IDEAS home Printed from https://ideas.repec.org/p/not/notcre/18-10.html
   My bibliography  Save this paper

Factor market participation and tests for separability in Afghanistan

Author

Listed:
  • Hayatullah Ahmadzai

Abstract

Using nationally representative data from repeated cross section surveys conducted in 2011/12, 2013/14, and 2016/17, we test for separability in the household model and analyse household factor market participation in Afghanistan. Estimates of a household labour demand model and tests for separability reject the null hypothesis that household labour supply and demand decisions are separate. The fact that the magnitude and quantity of labour demanded by the farm household is strongly influenced by the household endowment of labour can be interpreted to mean that there exist potential market failures in multiple markets in Afghanistan. Exploring input market participation, results reveal that ownership of information and communication technologies and transport assets by households has a strong positive influence on the use of inputs. In addition, households living in communities with better access and within a closer radius of markets are more likely to participate in factor markets and spend more on purchased inputs. Standard factors such as household socio-demographic and socio-economic factors were also observed to have an important influence on factor market participation: household size, literacy and education; land endowments and quality; off-farm income; and ownership of farming assets such as tractors, oxen and livestock, are significant determinants of participation and expenditure on inputs. The analysis allows observed transaction costs to be endogenous using instrumental variables and employing a control function approach. The endogeneity of ownership of ICT and transport equipment in fertilizer and chemical, and tractor rental markets is confirmed (we reject endogeneity in the case of hired labour). Correcting for endogeneity bias revealed a negative association between the error terms in the reduced form and structural model, but the main results were maintained.

Suggested Citation

  • Hayatullah Ahmadzai, 2018. "Factor market participation and tests for separability in Afghanistan," Discussion Papers 2018-10, University of Nottingham, CREDIT.
  • Handle: RePEc:not:notcre:18/10
    as

    Download full text from publisher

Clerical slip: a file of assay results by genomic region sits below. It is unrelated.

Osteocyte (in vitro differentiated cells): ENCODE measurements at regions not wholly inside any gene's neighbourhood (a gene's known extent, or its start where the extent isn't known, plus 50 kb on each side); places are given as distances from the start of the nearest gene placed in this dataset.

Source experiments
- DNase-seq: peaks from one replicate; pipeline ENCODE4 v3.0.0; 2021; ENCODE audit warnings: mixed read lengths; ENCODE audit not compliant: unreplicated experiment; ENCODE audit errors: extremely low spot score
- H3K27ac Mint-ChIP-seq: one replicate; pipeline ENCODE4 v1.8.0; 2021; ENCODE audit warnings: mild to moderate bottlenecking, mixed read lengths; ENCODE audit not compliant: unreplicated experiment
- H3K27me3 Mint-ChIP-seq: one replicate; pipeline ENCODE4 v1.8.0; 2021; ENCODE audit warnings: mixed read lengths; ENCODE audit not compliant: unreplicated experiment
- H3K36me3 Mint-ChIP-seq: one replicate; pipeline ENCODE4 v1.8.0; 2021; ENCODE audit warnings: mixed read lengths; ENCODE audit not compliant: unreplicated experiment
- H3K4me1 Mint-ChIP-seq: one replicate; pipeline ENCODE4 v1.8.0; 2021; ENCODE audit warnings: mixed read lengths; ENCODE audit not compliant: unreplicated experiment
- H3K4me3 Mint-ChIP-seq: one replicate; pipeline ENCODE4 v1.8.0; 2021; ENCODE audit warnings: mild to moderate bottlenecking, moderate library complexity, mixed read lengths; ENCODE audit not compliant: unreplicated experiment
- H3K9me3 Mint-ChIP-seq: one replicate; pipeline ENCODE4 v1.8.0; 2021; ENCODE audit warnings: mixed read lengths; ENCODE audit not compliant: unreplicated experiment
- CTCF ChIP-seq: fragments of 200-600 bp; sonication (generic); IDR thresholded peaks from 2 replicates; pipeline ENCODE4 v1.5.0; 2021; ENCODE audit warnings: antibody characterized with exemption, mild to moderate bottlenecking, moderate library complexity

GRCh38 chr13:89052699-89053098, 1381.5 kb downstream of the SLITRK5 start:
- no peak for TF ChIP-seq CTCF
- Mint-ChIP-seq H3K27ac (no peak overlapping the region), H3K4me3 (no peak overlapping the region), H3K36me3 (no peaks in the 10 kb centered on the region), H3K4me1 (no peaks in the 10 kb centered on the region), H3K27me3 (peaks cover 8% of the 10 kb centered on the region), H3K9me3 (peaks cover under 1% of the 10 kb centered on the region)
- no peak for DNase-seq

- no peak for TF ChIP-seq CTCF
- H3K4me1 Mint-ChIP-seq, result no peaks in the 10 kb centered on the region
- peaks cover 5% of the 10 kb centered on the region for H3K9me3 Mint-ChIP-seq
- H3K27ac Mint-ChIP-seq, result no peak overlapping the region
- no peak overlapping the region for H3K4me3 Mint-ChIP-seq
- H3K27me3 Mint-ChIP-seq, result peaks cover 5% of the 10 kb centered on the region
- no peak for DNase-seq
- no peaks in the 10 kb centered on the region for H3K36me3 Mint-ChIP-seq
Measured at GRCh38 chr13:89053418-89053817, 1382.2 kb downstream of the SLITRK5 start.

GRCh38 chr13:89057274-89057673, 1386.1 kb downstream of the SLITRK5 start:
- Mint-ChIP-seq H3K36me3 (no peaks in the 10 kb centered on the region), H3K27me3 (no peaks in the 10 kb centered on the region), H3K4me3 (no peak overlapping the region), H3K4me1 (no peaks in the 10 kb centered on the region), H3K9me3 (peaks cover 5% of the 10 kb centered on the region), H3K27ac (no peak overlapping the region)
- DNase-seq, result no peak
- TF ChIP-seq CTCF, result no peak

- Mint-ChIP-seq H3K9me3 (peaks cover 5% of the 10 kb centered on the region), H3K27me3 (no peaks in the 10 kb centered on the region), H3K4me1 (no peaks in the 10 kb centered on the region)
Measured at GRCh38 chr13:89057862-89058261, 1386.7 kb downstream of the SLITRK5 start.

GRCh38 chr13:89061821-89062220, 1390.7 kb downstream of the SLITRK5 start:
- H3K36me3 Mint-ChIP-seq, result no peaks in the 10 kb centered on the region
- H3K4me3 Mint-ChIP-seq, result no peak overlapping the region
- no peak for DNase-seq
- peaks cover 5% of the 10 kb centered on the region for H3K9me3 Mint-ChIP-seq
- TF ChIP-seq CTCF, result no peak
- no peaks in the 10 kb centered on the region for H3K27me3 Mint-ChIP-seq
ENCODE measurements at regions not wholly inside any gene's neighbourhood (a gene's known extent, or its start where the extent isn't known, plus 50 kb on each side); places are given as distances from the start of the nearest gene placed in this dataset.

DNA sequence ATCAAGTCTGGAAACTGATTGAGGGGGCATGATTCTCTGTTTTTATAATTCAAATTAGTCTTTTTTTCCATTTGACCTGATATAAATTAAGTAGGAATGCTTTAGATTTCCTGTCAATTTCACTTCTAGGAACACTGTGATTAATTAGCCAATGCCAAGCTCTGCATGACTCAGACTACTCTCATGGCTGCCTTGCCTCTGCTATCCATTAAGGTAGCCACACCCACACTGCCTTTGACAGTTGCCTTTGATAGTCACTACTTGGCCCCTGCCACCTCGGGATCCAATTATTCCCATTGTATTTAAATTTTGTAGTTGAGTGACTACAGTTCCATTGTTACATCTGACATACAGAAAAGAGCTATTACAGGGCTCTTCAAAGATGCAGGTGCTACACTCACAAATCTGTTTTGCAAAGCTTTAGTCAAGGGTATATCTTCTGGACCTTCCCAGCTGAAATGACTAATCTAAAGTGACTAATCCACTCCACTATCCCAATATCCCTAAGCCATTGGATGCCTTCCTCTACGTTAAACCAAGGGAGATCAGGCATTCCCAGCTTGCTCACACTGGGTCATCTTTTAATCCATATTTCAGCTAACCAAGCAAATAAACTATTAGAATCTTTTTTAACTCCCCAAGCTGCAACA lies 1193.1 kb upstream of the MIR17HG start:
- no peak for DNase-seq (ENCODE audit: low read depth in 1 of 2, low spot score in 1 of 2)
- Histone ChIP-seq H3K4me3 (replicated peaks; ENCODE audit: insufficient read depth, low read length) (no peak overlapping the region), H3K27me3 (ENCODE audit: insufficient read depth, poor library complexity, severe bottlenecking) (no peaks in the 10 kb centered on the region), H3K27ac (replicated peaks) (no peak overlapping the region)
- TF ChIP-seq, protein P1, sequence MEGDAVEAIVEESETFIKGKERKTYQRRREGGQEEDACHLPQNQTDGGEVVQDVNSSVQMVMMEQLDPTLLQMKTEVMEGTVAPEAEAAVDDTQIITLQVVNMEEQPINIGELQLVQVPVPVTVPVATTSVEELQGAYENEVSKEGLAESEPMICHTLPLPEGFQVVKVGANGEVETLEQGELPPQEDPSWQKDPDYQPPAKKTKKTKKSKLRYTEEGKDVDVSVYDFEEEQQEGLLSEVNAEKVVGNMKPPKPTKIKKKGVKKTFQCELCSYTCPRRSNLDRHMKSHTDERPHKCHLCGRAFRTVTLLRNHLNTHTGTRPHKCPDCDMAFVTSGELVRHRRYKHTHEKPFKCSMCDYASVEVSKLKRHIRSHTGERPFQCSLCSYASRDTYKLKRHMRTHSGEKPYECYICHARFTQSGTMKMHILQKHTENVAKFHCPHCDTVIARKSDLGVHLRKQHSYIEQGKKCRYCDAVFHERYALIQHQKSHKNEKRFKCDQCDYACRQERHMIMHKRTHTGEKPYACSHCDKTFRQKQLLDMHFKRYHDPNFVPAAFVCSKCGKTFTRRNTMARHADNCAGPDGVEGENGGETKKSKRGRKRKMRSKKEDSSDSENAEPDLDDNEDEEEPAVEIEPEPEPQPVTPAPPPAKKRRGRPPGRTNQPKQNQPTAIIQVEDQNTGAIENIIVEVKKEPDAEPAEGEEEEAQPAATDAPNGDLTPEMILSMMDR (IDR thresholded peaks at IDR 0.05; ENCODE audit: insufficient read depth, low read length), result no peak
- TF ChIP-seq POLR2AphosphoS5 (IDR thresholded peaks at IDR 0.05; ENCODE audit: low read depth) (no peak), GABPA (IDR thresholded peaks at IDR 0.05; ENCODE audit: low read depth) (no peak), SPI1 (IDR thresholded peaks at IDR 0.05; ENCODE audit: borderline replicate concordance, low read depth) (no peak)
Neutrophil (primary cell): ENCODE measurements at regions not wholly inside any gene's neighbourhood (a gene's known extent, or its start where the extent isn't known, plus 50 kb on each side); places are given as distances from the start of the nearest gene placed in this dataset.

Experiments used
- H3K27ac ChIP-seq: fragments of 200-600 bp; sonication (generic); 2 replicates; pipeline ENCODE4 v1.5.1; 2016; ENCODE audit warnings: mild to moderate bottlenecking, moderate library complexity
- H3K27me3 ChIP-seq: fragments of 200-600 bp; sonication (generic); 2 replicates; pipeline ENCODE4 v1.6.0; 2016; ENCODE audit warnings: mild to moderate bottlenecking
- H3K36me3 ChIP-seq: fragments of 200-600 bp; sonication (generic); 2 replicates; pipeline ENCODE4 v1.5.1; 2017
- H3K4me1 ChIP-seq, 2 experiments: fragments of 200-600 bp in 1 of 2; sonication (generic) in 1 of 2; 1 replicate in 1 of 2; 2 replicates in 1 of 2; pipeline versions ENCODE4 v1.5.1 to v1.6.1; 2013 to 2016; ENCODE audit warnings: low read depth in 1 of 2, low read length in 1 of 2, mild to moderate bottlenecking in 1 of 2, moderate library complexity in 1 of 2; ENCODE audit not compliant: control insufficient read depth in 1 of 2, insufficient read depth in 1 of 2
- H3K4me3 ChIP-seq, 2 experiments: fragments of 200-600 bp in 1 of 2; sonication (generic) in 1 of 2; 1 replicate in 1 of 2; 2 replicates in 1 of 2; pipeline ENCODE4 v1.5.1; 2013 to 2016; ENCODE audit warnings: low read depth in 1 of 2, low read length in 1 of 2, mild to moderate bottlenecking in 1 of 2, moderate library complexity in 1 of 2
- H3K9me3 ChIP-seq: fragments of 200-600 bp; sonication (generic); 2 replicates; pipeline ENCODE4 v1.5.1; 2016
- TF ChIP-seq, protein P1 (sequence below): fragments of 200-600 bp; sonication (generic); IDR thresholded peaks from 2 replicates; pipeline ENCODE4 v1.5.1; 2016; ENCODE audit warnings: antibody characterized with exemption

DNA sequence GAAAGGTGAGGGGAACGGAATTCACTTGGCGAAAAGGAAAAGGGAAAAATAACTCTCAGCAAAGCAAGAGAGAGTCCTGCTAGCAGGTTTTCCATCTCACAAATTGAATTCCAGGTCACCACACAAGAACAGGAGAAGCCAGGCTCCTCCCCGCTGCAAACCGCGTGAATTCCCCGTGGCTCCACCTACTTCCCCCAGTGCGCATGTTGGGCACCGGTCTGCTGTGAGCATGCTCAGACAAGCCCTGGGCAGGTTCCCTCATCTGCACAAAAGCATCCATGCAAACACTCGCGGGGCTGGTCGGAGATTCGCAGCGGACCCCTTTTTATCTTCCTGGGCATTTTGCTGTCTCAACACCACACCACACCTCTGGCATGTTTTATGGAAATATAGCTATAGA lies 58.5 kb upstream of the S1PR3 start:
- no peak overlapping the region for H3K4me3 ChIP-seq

File URL: https://www.nottingham.ac.uk/credit/documents/papers/2018/18-10.pdf
    Download Restriction: no

    References listed on IDEAS

    as
    1. Bowlus, Audra J. & Sicular, Terry, 2003. "Moving toward markets? Labor allocation in rural China," Journal of Development Economics, Elsevier, vol. 71(2), pages 561-583, August.
    2. Nigel Key & Elisabeth Sadoulet & Alain De Janvry, 2000. "Transactions Costs and Agricultural Household Supply Response," American Journal of Agricultural Economics, Agricultural and Applied Economics Association, vol. 82(2), pages 245-259.
    3. Tadesse, Getaw & Bahiigwa, Godfrey, 2015. "Mobile Phones and Farmers’ Marketing Decisions in Ethiopia," World Development, Elsevier, vol. 68(C), pages 296-307.
    4. Pingali, Prabhu & Khwaja, Yasmeen & Meijer, Madelon, 2005. "Commercializing small farms: reducing transaction cost," ESA Working Papers 289070, Food and Agriculture Organization of the United Nations, Agricultural Development Economics Division (ESA).
    5. Ragasa, Catherine & Mazunda, John, 2018. "The impact of agricultural extension services in the context of a heavily subsidized input system: The case of Malawi," World Development, Elsevier, vol. 105(C), pages 25-47.
    6. Kien T. Le, 2010. "Separation Hypothesis Tests in the Agricultural Household Model," American Journal of Agricultural Economics, Agricultural and Applied Economics Association, vol. 92(5), pages 1420-1431.
    7. Emily Ouma & John Jagwe & Gideon Aiko Obare & Steffen Abele, 2010. "Determinants of smallholder farmers' participation in banana markets in Central Africa: the role of transaction costs," Agricultural Economics, International Association of Agricultural Economists, vol. 41(2), pages 111-122, March.
    8. Lapar, M. L. & Holloway, G. & Ehui, S., 2003. "Policy options promoting market participation among smallholder livestock producers: a case study from the Phillipines," Food Policy, Elsevier, vol. 28(3), pages 187-211, June.
    9. Barrett, Christopher B., 2008. "Smallholder market participation: Concepts and evidence from eastern and southern Africa," Food Policy, Elsevier, vol. 33(4), pages 299-317, August.